“The reality of block-by-block control of terrain in Soledar is obfuscated by the dynamic nature of urban combat … and Russian forces have largely struggled to make significant tactical gains in the Soledar area for months,” the Washington-based think tank said.
An exceptional feature of the fighting near Bakhmut is that some has taken place around entrances to disused salt mine tunnels, which run for some 200 kilometers (120 miles), according to Western intelligence reports.
On a different front, Ukrainian President Volodymr Zelenskyy on Wednesday visited the western city of Lviv for a high-level meeting on the security situation near Ukraine’s border with Russian ally Belarus.
Russia has stationed more than 10,000 of its soldiers in Belarus and conducts regular military drills in the country, which shares a roughly 1,000-kilometer (600-mile) border with Ukraine. The Kremlin used Belarus as a staging ground to send troops and missiles into Ukraine when Russia invaded Feb. 24.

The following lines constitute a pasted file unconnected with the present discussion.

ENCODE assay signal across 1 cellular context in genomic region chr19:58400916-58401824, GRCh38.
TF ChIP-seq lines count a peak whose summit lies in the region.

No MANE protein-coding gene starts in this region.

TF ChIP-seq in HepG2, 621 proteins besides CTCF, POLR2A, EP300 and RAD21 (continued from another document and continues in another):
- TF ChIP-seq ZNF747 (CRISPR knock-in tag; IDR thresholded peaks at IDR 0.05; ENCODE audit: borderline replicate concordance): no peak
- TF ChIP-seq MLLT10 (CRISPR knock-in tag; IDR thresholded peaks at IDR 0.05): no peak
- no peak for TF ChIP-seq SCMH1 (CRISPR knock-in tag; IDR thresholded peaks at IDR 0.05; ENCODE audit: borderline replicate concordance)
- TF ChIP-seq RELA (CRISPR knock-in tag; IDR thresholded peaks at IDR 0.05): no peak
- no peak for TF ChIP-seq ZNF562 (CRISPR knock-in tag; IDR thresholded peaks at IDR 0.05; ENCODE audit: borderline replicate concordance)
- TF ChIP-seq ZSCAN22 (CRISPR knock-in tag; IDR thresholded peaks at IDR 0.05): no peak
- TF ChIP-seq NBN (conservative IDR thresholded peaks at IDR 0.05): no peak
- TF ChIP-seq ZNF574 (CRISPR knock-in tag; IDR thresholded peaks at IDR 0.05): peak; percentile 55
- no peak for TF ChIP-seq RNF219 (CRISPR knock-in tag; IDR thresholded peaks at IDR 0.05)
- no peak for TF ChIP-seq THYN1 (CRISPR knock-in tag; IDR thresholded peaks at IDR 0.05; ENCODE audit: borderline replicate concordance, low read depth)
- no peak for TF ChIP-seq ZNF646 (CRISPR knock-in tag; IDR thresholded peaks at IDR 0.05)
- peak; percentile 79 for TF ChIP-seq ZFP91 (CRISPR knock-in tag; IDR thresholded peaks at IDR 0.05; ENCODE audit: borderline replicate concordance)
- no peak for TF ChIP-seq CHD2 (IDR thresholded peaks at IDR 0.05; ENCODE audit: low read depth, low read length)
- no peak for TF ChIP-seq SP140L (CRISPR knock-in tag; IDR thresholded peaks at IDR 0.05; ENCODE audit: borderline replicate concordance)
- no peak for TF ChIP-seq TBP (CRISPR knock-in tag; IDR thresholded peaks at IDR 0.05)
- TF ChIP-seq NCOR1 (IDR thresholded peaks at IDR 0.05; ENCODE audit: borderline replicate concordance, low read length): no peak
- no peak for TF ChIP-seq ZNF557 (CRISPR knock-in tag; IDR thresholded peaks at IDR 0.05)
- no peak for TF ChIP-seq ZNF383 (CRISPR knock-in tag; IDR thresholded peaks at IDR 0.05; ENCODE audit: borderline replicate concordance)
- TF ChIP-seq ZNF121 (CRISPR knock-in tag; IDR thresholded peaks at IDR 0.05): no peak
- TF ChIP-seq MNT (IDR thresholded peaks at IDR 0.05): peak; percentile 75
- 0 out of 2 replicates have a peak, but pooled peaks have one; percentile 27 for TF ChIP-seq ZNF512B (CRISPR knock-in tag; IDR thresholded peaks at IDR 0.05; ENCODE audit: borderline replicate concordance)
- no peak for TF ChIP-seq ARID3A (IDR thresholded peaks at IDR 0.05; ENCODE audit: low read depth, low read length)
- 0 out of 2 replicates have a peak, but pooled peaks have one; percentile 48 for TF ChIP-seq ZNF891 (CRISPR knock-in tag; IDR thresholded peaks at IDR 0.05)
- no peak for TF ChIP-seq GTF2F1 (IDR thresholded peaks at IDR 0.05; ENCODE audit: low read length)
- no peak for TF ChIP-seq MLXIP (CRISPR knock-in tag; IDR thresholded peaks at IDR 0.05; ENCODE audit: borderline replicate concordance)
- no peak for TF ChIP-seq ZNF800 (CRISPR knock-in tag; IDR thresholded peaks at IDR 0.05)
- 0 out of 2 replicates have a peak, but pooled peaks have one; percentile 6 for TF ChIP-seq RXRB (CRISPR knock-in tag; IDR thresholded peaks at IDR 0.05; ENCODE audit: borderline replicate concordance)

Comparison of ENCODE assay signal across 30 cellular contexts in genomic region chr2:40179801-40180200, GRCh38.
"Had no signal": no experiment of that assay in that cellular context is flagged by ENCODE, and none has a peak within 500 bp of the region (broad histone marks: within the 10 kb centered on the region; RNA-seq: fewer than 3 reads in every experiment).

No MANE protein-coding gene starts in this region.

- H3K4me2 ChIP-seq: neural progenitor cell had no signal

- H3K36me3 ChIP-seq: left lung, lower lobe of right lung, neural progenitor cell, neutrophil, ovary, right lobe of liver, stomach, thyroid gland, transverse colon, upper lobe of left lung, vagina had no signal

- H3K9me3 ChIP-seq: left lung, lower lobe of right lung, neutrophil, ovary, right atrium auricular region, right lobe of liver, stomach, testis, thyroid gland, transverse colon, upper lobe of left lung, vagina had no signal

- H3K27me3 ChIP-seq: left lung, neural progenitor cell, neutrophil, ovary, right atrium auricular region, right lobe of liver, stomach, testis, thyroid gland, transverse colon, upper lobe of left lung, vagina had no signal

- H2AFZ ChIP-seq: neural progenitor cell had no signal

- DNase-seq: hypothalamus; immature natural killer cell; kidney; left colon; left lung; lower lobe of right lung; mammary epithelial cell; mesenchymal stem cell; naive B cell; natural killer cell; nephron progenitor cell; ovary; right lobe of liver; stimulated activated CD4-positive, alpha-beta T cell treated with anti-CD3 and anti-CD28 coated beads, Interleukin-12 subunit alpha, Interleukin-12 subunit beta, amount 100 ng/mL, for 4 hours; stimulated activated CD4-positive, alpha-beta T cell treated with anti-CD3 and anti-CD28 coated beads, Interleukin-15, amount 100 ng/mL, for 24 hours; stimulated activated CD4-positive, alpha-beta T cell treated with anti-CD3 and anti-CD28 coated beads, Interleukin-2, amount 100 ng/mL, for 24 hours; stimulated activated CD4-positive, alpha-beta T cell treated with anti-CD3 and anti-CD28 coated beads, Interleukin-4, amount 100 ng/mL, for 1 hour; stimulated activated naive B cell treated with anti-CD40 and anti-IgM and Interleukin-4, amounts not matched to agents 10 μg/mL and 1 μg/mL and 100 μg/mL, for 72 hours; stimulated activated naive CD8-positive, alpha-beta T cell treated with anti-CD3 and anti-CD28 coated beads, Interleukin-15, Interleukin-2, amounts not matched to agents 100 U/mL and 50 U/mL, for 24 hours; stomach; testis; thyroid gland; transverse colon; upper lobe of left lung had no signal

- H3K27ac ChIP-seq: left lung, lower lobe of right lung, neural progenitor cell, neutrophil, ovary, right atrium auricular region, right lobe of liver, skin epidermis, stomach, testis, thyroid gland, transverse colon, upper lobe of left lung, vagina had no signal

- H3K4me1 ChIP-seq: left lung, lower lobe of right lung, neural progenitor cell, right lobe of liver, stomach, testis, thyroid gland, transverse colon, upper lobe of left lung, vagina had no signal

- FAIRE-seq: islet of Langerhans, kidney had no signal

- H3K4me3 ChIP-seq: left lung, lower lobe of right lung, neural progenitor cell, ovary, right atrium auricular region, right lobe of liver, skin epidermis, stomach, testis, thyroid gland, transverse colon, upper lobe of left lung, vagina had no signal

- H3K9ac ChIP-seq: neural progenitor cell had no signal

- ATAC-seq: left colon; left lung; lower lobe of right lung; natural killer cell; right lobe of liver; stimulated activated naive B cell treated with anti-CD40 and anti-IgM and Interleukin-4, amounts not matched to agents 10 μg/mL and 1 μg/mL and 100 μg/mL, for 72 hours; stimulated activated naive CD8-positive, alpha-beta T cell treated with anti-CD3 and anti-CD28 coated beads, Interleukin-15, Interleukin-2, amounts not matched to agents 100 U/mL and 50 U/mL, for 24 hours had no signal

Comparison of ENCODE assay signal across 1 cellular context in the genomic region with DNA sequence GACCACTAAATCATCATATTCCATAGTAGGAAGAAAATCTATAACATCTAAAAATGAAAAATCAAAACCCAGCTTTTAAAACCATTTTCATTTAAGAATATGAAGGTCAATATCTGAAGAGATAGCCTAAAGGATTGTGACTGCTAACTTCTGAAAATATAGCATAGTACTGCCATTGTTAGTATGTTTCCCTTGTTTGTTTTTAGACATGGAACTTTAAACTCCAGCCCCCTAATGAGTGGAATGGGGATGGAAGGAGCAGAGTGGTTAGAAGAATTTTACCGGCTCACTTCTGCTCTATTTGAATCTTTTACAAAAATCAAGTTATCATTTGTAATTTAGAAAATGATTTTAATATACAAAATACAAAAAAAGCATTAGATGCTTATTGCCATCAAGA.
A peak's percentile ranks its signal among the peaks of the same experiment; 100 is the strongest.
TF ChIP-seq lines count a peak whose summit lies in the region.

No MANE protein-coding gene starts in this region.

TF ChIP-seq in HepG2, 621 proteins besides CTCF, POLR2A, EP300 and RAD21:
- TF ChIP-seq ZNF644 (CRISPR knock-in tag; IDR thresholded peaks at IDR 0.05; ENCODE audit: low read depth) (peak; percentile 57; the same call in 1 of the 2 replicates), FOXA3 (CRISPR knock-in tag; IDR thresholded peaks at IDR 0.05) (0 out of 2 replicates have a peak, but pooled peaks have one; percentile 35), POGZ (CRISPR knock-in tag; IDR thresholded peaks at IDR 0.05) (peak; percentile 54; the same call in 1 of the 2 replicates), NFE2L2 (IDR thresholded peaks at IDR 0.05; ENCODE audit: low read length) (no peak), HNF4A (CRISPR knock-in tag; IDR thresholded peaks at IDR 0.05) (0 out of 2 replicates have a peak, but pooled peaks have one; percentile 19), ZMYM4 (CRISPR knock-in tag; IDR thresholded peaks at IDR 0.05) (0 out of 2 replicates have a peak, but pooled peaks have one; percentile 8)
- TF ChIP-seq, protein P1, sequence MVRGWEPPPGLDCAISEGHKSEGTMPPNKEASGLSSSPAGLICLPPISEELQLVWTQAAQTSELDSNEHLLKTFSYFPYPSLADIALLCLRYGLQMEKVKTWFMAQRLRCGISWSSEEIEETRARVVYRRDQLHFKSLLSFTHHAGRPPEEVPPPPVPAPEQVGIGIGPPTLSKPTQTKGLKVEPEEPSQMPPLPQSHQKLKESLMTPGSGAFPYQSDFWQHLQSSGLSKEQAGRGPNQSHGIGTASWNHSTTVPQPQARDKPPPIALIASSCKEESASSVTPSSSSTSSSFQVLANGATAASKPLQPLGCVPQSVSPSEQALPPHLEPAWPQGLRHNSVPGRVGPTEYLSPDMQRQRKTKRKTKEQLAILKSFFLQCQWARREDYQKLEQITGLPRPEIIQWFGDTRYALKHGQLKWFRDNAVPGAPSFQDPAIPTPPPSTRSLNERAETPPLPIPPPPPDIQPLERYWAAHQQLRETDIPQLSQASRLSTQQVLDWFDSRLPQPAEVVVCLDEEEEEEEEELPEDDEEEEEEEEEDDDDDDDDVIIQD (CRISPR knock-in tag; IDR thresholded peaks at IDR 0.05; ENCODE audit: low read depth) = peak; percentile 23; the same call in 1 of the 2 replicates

Concerns have risen that Moscow might pressure Belarus into opening up a new front in Ukraine’s west, possibly to target supply routes for Western weapons and other overseas aid that have helped Kyiv’s forces sustain a defense and launch a counteroffensive.
Zelenskyy said there were no immediate worries about Minsk joining the war, but added: “We must be ready.”
Meanwhile, Putin claimed Wednesday that Russia had successfully resisted Western pressure, especially sanctions, over its invasion of Ukraine and vowed that his country has enough resources to beef up its military while continuing social programs and meeting other development targets.